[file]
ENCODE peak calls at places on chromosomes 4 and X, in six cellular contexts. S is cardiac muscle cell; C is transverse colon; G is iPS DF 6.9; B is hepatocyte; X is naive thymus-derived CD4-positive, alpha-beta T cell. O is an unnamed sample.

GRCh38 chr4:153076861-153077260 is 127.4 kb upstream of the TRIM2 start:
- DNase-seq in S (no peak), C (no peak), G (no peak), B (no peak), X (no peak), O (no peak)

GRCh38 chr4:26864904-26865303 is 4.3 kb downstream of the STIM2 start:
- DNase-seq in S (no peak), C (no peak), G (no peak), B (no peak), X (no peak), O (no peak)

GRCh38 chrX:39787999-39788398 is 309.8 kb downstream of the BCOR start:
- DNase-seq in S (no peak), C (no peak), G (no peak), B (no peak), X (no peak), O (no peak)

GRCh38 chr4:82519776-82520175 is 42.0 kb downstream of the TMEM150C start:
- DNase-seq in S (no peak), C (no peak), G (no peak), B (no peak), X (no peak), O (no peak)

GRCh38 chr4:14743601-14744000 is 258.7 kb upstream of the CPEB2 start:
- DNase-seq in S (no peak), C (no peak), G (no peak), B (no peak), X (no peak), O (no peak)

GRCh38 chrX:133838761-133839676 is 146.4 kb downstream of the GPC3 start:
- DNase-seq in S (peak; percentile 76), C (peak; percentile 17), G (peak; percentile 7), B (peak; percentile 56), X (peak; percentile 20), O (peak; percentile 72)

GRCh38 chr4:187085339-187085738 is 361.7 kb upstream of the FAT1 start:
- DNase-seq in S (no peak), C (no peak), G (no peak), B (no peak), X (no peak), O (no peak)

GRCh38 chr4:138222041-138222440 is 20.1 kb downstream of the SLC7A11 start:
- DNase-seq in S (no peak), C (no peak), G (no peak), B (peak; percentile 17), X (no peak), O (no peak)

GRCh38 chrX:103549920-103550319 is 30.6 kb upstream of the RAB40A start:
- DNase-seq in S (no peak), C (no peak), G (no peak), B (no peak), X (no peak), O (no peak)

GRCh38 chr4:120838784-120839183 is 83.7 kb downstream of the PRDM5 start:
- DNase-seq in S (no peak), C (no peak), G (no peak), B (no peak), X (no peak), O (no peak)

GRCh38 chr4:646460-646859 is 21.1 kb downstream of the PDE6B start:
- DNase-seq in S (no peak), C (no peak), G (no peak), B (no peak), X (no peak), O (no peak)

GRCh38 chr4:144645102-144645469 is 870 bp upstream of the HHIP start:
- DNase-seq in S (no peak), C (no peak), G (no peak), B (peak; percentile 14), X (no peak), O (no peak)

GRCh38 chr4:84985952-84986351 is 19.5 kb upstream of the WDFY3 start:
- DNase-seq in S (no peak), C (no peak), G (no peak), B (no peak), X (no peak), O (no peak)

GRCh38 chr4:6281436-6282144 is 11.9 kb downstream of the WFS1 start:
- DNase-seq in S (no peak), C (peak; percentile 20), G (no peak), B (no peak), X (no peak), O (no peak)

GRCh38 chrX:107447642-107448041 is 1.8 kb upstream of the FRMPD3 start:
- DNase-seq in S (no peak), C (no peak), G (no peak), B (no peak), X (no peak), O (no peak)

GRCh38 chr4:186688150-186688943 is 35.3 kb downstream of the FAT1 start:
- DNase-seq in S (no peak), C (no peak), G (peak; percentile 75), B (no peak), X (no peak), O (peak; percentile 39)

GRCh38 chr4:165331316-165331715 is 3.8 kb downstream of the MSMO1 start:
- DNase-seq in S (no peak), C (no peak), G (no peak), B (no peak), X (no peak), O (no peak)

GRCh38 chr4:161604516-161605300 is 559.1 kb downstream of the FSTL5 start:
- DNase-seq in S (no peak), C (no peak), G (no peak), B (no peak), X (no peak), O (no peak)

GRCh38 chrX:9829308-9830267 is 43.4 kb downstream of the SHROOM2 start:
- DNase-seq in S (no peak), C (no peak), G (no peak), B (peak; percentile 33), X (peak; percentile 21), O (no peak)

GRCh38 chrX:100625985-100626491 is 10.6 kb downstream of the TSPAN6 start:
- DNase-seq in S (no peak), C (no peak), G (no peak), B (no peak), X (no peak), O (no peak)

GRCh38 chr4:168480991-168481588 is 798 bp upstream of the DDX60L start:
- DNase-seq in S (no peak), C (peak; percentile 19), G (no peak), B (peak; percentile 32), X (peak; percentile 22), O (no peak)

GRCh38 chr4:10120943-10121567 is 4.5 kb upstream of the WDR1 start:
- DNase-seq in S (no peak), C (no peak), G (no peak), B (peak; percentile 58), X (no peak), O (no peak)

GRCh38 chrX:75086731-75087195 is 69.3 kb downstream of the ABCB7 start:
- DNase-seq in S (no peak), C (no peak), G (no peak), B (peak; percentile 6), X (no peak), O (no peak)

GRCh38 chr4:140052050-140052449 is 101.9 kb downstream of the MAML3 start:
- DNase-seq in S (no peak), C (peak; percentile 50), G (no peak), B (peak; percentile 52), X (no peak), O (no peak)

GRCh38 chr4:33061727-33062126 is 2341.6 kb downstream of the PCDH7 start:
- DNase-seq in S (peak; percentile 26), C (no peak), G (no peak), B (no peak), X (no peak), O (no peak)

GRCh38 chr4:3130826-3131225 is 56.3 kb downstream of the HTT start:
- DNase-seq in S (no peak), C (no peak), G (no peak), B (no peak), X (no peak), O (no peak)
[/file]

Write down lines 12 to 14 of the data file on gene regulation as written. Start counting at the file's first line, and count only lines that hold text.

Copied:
GRCh38 chrX:133838761-133839676 is 146.4 kb downstream of the GPC3 start:
- DNase-seq in S (peak; percentile 76), C (peak; percentile 17), G (peak; percentile 7), B (peak; percentile 56), X (peak; percentile 20), O (peak; percentile 72)

GRCh38 chr4:187085339-187085738 is 361.7 kb upstream of the FAT1 start: